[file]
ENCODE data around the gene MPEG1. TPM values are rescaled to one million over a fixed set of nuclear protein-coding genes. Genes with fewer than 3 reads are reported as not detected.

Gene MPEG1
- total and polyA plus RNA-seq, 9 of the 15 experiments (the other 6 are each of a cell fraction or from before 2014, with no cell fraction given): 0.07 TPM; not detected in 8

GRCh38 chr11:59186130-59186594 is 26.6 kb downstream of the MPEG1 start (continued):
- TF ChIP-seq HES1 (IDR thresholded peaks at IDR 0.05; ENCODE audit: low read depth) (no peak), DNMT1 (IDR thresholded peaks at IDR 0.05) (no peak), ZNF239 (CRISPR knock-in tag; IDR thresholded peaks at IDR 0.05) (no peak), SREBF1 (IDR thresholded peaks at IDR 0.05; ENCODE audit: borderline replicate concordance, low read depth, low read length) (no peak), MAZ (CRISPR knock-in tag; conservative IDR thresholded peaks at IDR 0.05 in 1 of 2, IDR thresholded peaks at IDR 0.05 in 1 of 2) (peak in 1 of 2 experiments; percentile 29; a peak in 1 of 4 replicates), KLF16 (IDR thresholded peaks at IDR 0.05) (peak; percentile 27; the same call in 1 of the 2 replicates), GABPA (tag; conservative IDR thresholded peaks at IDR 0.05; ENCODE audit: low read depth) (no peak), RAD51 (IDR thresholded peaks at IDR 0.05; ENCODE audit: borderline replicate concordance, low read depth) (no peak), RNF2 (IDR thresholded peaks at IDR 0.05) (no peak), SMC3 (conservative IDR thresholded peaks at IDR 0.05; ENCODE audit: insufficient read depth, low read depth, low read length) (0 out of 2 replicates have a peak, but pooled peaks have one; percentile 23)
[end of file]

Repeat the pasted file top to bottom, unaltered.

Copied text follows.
ENCODE data around the gene MPEG1. TPM values are rescaled to one million over a fixed set of nuclear protein-coding genes. Genes with fewer than 3 reads are reported as not detected.

Gene MPEG1
- total and polyA plus RNA-seq, 9 of the 15 experiments (the other 6 are each of a cell fraction or from before 2014, with no cell fraction given): 0.07 TPM; not detected in 8

GRCh38 chr11:59186130-59186594 is 26.6 kb downstream of the MPEG1 start (continued):
- TF ChIP-seq HES1 (IDR thresholded peaks at IDR 0.05; ENCODE audit: low read depth) (no peak), DNMT1 (IDR thresholded peaks at IDR 0.05) (no peak), ZNF239 (CRISPR knock-in tag; IDR thresholded peaks at IDR 0.05) (no peak), SREBF1 (IDR thresholded peaks at IDR 0.05; ENCODE audit: borderline replicate concordance, low read depth, low read length) (no peak), MAZ (CRISPR knock-in tag; conservative IDR thresholded peaks at IDR 0.05 in 1 of 2, IDR thresholded peaks at IDR 0.05 in 1 of 2) (peak in 1 of 2 experiments; percentile 29; a peak in 1 of 4 replicates), KLF16 (IDR thresholded peaks at IDR 0.05) (peak; percentile 27; the same call in 1 of the 2 replicates), GABPA (tag; conservative IDR thresholded peaks at IDR 0.05; ENCODE audit: low read depth) (no peak), RAD51 (IDR thresholded peaks at IDR 0.05; ENCODE audit: borderline replicate concordance, low read depth) (no peak), RNF2 (IDR thresholded peaks at IDR 0.05) (no peak), SMC3 (conservative IDR thresholded peaks at IDR 0.05; ENCODE audit: insufficient read depth, low read depth, low read length) (0 out of 2 replicates have a peak, but pooled peaks have one; percentile 23)